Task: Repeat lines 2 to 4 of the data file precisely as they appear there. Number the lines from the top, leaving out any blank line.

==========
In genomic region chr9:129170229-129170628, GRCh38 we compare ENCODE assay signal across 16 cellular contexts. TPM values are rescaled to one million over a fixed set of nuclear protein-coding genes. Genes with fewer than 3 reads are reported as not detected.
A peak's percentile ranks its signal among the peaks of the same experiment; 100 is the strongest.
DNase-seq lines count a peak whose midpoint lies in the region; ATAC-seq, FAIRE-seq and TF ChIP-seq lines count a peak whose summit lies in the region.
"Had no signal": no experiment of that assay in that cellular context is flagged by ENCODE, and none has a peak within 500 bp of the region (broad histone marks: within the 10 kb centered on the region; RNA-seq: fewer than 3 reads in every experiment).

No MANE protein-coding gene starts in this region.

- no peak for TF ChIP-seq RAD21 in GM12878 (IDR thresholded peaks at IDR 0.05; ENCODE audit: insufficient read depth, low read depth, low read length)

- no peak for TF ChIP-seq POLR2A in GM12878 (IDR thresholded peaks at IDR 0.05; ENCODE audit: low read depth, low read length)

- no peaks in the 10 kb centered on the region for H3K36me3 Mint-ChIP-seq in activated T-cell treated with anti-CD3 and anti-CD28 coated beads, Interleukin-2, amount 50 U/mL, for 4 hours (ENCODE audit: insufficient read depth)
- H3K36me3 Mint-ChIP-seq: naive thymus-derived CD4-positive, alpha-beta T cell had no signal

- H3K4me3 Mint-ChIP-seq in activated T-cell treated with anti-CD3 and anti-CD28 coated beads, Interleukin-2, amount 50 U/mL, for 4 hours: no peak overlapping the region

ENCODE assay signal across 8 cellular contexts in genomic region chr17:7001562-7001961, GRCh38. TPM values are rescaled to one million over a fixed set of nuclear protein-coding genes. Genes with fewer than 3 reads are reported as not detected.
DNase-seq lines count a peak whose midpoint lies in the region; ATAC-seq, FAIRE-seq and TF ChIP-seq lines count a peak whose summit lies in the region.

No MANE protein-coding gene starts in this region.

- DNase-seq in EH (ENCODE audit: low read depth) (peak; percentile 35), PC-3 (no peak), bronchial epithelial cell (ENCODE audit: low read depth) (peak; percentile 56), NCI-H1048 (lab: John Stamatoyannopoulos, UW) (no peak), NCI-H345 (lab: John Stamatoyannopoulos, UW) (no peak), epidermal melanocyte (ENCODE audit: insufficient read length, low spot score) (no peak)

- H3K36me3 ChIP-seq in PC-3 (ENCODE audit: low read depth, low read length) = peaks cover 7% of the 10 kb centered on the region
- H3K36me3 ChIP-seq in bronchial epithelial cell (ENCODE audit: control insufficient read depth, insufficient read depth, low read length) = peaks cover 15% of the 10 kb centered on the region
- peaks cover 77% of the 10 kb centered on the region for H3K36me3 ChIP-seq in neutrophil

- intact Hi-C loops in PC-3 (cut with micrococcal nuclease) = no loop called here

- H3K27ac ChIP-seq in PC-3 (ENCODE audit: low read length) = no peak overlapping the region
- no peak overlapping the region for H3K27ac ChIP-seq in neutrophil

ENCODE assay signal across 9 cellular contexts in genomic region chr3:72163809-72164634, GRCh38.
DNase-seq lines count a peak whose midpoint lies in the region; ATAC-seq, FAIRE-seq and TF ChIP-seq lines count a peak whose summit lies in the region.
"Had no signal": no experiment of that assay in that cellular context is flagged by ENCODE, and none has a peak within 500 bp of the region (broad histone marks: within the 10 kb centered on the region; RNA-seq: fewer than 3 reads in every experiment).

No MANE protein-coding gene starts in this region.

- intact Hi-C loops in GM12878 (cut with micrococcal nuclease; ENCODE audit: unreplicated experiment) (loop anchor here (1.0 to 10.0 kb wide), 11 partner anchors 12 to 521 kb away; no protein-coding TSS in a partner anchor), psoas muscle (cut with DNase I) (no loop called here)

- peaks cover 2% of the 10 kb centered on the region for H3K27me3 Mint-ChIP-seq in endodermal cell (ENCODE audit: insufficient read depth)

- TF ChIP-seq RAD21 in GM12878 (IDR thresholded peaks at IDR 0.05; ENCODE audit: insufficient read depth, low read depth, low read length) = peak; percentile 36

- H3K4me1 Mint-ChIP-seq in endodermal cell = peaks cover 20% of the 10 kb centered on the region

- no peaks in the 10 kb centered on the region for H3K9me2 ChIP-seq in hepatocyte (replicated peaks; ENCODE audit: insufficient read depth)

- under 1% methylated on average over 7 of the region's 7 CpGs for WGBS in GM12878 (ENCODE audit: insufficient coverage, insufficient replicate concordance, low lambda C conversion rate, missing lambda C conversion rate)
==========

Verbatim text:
A peak's percentile ranks its signal among the peaks of the same experiment; 100 is the strongest.
DNase-seq lines count a peak whose midpoint lies in the region; ATAC-seq, FAIRE-seq and TF ChIP-seq lines count a peak whose summit lies in the region.
"Had no signal": no experiment of that assay in that cellular context is flagged by ENCODE, and none has a peak within 500 bp of the region (broad histone marks: within the 10 kb centered on the region; RNA-seq: fewer than 3 reads in every experiment).